ACCESS DENIED: ASBESTOS CONTAMINATION AS CATALYST AND HINDRANCE TO COLLECTION RETRIEVAL AND PRESERVATION
VIRGINIA M. DEUCHER, TAMURA L. MOORE, & STEVE HEMLIN
4 4. PLANNING
Planning for Building 17 proceeded along several tracks simultaneously. The goal was to ensure that sufficient resources, such as staff, equipment, and funding, existed to address the situation safely and that the project was completed on time and within the $1.9 million budget. The planning team members included internal and contract architects, engineers, industrial hygienists, conservators, curators, collections managers, and asbestos decontamination professionals. This group reviewed all aspects of the project to identify potential problem areas and issues. Two concerns repeatedly arose during this planning process: a lack of adequate staffing and the need to define the artifact decontamination methods and clearance protocols.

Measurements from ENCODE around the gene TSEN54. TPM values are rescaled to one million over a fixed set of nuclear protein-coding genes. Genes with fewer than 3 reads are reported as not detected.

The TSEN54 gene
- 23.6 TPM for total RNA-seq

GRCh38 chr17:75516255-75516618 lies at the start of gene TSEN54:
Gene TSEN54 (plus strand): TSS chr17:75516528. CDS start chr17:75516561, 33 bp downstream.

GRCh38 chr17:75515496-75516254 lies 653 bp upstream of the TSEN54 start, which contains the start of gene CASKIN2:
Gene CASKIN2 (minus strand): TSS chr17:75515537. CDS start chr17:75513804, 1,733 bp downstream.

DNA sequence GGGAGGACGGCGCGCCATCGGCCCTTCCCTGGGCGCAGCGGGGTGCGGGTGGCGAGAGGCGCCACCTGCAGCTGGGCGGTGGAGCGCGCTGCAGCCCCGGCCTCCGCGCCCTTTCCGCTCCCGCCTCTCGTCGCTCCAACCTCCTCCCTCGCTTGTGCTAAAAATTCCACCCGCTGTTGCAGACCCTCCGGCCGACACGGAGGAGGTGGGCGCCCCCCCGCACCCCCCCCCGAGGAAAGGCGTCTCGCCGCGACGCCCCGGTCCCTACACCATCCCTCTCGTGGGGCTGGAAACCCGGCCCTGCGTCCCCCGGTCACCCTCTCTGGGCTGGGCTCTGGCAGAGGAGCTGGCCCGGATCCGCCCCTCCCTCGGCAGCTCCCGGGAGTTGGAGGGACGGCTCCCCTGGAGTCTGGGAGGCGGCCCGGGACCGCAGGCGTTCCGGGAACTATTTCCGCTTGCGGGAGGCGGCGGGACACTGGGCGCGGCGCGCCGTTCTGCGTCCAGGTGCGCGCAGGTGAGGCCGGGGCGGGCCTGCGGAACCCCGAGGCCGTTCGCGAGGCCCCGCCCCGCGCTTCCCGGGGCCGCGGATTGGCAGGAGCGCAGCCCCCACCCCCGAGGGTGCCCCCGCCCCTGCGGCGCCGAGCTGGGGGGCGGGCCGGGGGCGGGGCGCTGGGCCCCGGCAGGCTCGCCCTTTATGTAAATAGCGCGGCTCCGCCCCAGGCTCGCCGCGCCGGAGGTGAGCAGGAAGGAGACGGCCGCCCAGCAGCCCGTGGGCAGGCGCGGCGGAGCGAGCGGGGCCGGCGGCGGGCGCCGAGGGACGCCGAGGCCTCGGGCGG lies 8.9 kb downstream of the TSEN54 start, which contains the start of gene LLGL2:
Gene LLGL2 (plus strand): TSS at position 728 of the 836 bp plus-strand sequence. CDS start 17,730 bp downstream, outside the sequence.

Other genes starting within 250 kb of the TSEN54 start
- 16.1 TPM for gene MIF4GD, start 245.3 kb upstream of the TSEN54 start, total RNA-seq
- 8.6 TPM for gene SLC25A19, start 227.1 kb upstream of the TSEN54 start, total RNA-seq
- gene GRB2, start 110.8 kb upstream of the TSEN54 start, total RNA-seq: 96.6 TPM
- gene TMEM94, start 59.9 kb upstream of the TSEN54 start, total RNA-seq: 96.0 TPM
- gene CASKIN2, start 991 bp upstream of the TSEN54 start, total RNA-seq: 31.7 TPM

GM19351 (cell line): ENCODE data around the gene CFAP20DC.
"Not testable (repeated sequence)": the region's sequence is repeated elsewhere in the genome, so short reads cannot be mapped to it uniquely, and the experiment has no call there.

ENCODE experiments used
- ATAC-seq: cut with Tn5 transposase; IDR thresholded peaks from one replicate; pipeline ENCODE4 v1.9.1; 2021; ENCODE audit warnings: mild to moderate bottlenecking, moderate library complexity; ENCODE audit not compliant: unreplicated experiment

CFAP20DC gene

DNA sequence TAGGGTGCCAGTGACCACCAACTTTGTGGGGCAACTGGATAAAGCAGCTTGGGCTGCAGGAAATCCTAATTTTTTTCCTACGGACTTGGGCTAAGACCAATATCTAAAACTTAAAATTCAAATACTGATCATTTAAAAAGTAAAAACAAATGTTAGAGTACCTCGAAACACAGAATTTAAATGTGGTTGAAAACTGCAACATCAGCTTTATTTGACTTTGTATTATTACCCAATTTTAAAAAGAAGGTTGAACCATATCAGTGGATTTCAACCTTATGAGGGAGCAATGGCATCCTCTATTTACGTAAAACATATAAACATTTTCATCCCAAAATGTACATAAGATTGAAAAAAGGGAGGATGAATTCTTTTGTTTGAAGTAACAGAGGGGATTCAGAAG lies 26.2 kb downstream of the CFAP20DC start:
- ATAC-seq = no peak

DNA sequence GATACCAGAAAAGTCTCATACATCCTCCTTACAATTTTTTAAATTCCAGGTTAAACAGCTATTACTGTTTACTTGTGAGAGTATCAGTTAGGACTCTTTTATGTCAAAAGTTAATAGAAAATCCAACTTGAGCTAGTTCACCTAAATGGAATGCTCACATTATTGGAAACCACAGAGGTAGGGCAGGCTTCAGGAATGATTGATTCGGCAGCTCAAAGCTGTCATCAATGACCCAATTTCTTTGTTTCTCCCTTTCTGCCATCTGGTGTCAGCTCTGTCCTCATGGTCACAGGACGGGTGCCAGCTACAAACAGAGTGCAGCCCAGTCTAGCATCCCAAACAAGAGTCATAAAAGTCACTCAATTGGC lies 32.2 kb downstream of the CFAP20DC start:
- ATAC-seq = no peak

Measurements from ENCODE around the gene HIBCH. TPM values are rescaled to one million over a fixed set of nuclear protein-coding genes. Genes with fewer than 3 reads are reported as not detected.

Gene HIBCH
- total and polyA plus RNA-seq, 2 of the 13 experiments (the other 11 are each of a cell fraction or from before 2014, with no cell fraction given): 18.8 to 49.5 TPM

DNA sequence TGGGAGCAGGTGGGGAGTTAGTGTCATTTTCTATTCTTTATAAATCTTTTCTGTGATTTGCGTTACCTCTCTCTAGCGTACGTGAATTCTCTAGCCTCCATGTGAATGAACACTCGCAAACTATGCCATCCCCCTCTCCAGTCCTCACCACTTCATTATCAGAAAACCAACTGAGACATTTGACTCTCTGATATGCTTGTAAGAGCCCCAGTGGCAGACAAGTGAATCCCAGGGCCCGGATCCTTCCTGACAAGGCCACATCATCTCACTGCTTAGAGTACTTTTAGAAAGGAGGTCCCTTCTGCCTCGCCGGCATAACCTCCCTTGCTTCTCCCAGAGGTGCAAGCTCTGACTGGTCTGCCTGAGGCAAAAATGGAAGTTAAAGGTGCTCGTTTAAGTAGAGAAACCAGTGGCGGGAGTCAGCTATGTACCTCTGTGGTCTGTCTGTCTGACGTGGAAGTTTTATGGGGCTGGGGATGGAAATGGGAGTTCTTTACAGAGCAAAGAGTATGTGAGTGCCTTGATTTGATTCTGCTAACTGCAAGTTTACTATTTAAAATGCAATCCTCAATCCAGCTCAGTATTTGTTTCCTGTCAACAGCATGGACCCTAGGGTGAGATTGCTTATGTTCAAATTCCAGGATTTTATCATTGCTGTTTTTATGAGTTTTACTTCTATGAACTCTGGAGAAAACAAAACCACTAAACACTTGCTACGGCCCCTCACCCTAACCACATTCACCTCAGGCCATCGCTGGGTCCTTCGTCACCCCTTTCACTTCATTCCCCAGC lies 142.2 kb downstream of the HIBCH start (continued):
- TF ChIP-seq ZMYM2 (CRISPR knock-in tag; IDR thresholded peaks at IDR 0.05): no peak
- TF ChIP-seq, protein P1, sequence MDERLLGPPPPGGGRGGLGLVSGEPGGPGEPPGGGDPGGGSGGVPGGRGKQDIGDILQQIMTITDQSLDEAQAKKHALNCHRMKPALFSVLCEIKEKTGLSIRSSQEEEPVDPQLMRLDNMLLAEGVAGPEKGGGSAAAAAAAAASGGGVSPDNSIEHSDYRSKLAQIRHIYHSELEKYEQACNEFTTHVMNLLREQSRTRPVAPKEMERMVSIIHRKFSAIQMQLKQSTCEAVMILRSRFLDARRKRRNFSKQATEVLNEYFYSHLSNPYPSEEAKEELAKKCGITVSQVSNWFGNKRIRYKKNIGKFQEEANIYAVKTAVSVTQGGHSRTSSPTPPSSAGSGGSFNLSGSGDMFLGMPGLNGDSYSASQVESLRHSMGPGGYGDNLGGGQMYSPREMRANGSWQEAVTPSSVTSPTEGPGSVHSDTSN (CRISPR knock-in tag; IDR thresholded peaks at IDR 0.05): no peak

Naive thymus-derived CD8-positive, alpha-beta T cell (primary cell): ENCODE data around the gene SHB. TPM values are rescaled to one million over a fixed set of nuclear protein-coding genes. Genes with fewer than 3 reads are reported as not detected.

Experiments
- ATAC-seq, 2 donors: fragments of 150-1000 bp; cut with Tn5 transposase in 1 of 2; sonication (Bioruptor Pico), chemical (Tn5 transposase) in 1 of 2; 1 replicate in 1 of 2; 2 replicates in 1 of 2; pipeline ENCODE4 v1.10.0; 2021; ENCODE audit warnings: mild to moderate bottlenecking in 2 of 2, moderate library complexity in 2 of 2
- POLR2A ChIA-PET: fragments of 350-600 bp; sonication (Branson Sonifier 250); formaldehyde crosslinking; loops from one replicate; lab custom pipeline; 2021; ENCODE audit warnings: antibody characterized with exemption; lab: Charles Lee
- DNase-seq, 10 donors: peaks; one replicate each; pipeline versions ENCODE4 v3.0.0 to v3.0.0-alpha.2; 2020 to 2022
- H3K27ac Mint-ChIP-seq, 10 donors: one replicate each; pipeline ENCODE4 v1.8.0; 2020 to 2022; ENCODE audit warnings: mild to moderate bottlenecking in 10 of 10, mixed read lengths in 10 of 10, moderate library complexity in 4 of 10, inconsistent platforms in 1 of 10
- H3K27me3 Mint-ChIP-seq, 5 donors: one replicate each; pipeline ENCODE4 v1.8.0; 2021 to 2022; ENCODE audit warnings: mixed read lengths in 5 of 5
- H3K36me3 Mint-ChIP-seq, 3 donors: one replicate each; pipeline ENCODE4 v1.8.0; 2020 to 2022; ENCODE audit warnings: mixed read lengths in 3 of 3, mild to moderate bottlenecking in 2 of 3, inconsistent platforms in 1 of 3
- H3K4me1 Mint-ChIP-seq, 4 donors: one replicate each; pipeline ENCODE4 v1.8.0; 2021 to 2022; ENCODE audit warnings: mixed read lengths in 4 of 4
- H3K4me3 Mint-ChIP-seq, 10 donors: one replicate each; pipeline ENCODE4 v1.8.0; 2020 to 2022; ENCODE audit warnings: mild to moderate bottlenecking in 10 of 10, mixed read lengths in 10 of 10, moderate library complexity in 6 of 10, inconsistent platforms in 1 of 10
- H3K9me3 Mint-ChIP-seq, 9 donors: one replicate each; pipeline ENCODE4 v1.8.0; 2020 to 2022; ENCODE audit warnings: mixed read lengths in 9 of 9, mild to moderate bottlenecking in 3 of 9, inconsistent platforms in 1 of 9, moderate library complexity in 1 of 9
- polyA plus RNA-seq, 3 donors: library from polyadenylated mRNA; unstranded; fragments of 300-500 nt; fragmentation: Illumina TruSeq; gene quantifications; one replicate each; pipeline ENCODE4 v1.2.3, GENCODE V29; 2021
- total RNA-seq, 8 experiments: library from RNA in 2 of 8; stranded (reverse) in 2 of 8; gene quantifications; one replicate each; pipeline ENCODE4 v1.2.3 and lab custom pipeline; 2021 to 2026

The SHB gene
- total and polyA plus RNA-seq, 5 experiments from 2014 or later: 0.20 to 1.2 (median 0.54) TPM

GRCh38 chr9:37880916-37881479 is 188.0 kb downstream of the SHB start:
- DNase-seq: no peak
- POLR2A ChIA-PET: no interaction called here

It was also clear to the Building 17 planning team that the artifact decontamination segment of the project would require contractor assistance to perform technical work, such as construction and maintenance of the asbestos containment, as well as the decontamination of artifacts. To ensure proper contract support, NMAH also established a series of six meetings with the asbestos decontamination firm, LVI, and the environmental monitoring firm, Law Engineering, after award of the contract. The meetings centered on the development and finalization of decontamination and clearance protocols. They led to a confirmation of staff resources needed for both the contractor and NMAH, in this case a 3:1 ratio respectively within the containment. NMAH doubled its staff number to ensure that the workload outside the containment, which involved object stabilization, movement, tracking, and storage, would also be met.
Finally, NMAH held a series of meetings with the curatorial units affected by the project. These meetings served as a conduit through which curatorial concerns and ideas were voiced and addressed.
In this team-based approach, NMAH defined staffing requirements, addressed risk management issues and safety concerns, began the artifact decontamination work, and established a process through which changes to the plan could be considered and implemented.